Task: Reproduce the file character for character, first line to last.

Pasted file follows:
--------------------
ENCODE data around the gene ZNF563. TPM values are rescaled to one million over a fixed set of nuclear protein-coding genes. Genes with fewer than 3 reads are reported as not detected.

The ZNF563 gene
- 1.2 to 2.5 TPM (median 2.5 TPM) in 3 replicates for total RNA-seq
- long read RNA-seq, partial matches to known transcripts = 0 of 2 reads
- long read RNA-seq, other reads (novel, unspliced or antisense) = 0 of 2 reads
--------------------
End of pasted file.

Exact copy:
ENCODE data around the gene ZNF563. TPM values are rescaled to one million over a fixed set of nuclear protein-coding genes. Genes with fewer than 3 reads are reported as not detected.

The ZNF563 gene
- 1.2 to 2.5 TPM (median 2.5 TPM) in 3 replicates for total RNA-seq
- long read RNA-seq, partial matches to known transcripts = 0 of 2 reads
- long read RNA-seq, other reads (novel, unspliced or antisense) = 0 of 2 reads